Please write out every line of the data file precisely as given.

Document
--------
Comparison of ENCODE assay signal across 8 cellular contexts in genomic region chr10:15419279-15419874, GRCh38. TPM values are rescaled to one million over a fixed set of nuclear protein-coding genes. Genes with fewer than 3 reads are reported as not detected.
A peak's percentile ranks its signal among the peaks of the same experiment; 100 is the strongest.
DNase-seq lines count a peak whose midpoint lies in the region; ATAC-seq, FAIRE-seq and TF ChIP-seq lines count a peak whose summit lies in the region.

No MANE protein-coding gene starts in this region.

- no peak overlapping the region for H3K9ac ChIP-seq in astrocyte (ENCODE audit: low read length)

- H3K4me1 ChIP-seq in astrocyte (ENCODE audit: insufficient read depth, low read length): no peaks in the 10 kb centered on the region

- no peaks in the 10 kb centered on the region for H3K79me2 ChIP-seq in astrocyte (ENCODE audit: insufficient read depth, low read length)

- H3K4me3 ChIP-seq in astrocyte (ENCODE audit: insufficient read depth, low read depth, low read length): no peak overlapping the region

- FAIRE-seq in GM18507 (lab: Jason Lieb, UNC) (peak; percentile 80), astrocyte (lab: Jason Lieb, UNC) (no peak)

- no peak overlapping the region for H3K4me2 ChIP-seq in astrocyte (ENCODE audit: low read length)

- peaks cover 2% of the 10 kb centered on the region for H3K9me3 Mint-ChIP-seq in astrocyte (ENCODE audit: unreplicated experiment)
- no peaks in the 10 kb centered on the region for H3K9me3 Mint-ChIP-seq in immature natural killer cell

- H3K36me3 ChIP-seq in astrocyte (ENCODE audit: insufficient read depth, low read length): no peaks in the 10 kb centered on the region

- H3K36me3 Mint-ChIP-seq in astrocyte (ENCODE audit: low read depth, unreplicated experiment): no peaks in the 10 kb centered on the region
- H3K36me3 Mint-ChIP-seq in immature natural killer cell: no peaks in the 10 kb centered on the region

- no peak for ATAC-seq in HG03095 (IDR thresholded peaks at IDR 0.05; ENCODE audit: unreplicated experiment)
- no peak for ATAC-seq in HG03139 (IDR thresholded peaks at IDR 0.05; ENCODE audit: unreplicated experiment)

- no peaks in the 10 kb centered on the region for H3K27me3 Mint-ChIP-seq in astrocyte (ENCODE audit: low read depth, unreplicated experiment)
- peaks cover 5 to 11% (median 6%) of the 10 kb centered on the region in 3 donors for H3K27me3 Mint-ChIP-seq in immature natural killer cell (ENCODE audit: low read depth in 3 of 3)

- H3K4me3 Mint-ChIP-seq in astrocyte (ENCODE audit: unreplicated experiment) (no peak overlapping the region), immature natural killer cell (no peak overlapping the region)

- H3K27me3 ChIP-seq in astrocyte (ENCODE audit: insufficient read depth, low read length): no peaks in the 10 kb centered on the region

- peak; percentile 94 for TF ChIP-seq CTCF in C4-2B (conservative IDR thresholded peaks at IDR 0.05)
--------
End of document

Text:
Comparison of ENCODE assay signal across 8 cellular contexts in genomic region chr10:15419279-15419874, GRCh38. TPM values are rescaled to one million over a fixed set of nuclear protein-coding genes. Genes with fewer than 3 reads are reported as not detected.
A peak's percentile ranks its signal among the peaks of the same experiment; 100 is the strongest.
DNase-seq lines count a peak whose midpoint lies in the region; ATAC-seq, FAIRE-seq and TF ChIP-seq lines count a peak whose summit lies in the region.

No MANE protein-coding gene starts in this region.

- no peak overlapping the region for H3K9ac ChIP-seq in astrocyte (ENCODE audit: low read length)

- H3K4me1 ChIP-seq in astrocyte (ENCODE audit: insufficient read depth, low read length): no peaks in the 10 kb centered on the region

- no peaks in the 10 kb centered on the region for H3K79me2 ChIP-seq in astrocyte (ENCODE audit: insufficient read depth, low read length)

- H3K4me3 ChIP-seq in astrocyte (ENCODE audit: insufficient read depth, low read depth, low read length): no peak overlapping the region

- FAIRE-seq in GM18507 (lab: Jason Lieb, UNC) (peak; percentile 80), astrocyte (lab: Jason Lieb, UNC) (no peak)

- no peak overlapping the region for H3K4me2 ChIP-seq in astrocyte (ENCODE audit: low read length)

- peaks cover 2% of the 10 kb centered on the region for H3K9me3 Mint-ChIP-seq in astrocyte (ENCODE audit: unreplicated experiment)
- no peaks in the 10 kb centered on the region for H3K9me3 Mint-ChIP-seq in immature natural killer cell

- H3K36me3 ChIP-seq in astrocyte (ENCODE audit: insufficient read depth, low read length): no peaks in the 10 kb centered on the region

- H3K36me3 Mint-ChIP-seq in astrocyte (ENCODE audit: low read depth, unreplicated experiment): no peaks in the 10 kb centered on the region
- H3K36me3 Mint-ChIP-seq in immature natural killer cell: no peaks in the 10 kb centered on the region

- no peak for ATAC-seq in HG03095 (IDR thresholded peaks at IDR 0.05; ENCODE audit: unreplicated experiment)
- no peak for ATAC-seq in HG03139 (IDR thresholded peaks at IDR 0.05; ENCODE audit: unreplicated experiment)

- no peaks in the 10 kb centered on the region for H3K27me3 Mint-ChIP-seq in astrocyte (ENCODE audit: low read depth, unreplicated experiment)
- peaks cover 5 to 11% (median 6%) of the 10 kb centered on the region in 3 donors for H3K27me3 Mint-ChIP-seq in immature natural killer cell (ENCODE audit: low read depth in 3 of 3)

- H3K4me3 Mint-ChIP-seq in astrocyte (ENCODE audit: unreplicated experiment) (no peak overlapping the region), immature natural killer cell (no peak overlapping the region)

- H3K27me3 ChIP-seq in astrocyte (ENCODE audit: insufficient read depth, low read length): no peaks in the 10 kb centered on the region

- peak; percentile 94 for TF ChIP-seq CTCF in C4-2B (conservative IDR thresholded peaks at IDR 0.05)